So, I’m not as displeased with my choice of yarn for my Banana Leaf Shawl as I originally was. The Drops Kid-Silk is squishy and soft, feather light yet warm. But it was the colour that clinched the deal when I was browsing for yarn for this project. I fell head over heels for this lovely shade of pink with its hue of lilac. A colour that brings to mind cottage roses and hydrangeas of which we still have plenty in the garden.
With 155 projects and counting, the Banana Leaf Shawl, a design by Yuki Ueda, is proving popular on Ravelry. Quite a few other knitters seem to have gone for pink. The knit itself is relaxing and mindless, but with enough of a rhythm to keep it entertaining. And judging by the weather forecast, I’ll be able to wear it as soon as it comes of the needles.
Have a good week! Hope it is drier in your part of the world.
Things are getting back to normal here. The quotes from the roofers are in and have been sent to the insurers. Fingers crossed for a speedy and positive response. Miss Lilly has gotten used to the billowing sheets of plastic covering big parts of the roof. When the wind comes up, it feels, and sounds, as if the whole house will sail away.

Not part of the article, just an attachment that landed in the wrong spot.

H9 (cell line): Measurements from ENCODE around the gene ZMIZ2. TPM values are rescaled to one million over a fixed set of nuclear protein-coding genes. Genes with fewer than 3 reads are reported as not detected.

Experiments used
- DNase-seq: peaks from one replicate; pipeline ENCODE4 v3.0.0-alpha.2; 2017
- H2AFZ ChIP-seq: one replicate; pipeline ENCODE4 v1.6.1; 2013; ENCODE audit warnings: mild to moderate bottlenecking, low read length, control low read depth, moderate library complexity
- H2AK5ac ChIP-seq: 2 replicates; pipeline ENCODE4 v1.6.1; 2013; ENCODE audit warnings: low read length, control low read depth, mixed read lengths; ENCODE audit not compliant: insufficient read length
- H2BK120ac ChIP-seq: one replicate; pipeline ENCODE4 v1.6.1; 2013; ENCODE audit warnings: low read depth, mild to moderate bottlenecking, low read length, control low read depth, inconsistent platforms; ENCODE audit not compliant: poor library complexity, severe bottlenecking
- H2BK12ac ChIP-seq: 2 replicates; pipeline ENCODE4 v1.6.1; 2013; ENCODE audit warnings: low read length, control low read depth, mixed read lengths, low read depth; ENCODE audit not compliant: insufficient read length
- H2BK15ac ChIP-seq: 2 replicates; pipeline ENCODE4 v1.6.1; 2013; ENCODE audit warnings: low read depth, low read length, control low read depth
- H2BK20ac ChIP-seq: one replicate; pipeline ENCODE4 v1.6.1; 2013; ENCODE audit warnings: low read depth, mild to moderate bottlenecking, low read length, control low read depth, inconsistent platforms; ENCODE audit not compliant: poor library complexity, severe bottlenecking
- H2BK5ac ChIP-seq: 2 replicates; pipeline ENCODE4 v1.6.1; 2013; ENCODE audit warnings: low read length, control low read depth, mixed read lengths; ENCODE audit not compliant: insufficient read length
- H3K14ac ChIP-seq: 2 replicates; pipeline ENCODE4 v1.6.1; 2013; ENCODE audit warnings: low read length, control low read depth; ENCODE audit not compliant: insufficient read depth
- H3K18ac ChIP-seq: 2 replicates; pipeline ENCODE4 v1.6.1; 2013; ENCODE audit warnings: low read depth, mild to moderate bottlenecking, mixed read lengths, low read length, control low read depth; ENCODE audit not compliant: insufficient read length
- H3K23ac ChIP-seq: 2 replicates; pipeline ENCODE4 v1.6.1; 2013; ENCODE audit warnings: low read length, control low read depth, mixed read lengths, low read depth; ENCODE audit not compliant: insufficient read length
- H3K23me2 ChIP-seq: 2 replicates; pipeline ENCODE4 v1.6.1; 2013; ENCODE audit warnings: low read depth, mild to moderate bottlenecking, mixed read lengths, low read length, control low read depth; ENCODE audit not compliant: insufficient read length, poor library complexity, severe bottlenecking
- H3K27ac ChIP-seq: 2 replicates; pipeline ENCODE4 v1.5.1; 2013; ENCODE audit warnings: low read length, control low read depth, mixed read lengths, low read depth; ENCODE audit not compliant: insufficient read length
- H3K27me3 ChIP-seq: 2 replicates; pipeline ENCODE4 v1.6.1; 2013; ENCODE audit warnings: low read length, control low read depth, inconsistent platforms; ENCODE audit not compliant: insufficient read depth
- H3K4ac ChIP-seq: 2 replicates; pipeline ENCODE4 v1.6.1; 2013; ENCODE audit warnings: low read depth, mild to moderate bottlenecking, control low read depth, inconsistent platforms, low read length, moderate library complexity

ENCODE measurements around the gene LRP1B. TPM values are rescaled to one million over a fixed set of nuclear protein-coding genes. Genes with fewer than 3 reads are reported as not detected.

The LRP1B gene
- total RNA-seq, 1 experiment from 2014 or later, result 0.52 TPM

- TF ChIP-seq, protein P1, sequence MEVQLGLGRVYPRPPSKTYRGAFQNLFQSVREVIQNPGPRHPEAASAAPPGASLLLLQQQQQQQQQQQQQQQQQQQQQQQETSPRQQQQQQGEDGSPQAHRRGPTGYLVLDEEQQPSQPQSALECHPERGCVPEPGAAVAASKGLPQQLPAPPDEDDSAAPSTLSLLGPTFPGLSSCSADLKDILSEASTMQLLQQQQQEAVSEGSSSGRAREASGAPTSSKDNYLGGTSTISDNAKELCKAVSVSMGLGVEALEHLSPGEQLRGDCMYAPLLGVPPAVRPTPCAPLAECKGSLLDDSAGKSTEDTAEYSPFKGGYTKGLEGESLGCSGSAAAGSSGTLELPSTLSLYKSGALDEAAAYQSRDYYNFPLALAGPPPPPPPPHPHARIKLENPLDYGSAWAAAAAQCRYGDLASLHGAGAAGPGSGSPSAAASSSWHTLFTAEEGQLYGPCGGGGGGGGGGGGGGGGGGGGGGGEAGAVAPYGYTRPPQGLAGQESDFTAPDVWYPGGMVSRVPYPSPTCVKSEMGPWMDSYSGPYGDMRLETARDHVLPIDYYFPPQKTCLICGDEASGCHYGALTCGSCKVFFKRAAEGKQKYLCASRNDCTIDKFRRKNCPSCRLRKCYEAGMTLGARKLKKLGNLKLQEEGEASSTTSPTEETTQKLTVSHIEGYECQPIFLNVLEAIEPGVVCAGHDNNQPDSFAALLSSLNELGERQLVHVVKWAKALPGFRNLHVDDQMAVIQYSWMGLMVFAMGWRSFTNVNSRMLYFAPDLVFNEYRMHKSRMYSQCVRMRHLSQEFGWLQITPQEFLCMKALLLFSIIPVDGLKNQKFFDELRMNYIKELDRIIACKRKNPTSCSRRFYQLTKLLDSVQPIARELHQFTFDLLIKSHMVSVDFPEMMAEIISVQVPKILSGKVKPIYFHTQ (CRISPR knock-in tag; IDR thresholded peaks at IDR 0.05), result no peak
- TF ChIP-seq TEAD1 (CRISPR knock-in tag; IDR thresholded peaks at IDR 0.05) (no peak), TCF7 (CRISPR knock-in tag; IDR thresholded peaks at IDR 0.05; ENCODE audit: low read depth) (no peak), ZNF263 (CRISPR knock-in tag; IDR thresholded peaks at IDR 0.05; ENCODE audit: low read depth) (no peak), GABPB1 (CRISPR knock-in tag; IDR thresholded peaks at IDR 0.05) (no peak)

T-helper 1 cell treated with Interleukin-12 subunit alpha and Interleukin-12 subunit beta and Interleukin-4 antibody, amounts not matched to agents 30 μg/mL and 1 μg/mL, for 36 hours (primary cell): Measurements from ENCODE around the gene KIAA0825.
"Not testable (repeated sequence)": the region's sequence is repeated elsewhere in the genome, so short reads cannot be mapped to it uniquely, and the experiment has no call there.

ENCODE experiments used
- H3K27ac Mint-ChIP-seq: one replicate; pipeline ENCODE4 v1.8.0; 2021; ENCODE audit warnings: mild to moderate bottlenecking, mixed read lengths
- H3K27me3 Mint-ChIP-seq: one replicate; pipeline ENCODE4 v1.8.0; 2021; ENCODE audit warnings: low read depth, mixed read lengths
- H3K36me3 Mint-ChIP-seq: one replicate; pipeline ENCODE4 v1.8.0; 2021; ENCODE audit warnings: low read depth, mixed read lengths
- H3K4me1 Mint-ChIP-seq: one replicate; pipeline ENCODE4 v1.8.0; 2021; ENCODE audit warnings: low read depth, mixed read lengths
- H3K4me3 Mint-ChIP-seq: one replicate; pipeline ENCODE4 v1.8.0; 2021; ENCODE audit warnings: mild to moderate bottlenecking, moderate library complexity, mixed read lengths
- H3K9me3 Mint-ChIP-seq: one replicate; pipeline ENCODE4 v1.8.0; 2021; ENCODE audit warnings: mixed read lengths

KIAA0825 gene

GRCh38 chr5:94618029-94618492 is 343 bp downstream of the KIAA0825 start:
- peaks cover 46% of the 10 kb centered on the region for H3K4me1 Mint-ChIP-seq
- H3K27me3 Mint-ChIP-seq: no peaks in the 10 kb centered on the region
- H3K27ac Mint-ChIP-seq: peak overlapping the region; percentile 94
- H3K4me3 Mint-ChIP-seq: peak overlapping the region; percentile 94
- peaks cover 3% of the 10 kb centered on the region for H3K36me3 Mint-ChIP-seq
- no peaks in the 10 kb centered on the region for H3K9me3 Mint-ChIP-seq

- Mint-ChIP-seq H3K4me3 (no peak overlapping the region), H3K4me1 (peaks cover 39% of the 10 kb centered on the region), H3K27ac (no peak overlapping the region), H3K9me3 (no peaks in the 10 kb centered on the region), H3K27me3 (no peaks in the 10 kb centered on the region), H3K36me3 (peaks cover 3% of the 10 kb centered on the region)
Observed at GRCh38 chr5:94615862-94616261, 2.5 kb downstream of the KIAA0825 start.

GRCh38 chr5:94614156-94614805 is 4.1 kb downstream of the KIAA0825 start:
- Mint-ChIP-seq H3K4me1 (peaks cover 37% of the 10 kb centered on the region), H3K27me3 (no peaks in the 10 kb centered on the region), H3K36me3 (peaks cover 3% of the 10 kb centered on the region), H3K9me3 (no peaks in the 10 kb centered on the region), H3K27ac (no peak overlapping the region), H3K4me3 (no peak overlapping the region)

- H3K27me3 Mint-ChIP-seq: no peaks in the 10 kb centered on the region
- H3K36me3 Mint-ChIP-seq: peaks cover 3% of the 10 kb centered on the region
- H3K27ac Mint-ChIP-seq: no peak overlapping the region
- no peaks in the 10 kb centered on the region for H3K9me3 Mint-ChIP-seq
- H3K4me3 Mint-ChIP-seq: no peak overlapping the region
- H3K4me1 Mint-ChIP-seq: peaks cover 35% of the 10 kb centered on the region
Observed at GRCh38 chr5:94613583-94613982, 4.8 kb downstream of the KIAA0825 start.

The garden has been restored to some sense of order and tranquility. I have been spending quite a few hours there these past few days, happily knitting away at my Ursula Cardigan. Not exactly the most seasonal of projects, but such a pleasurable one. I’ve had my eye on this design for some time, especially after seeing this beauty as well as this one which inspired my colour choice and made me go for a dark background. I’m knitting my cardigan in the Jamieson & Smith 2 Ply Jumper Weight the pattern calls for, and boy, do they have colours to choose from. I finally decided on a dark navy (36) for the main colour and a gorgeous green (FC24), a pale grey (27) and a natural off-white (202) for the motive. Colours I’m perfectly happy with, but as it is near impossible to judge a colour on a computer screen, I went ahead and also ordered their colour charts.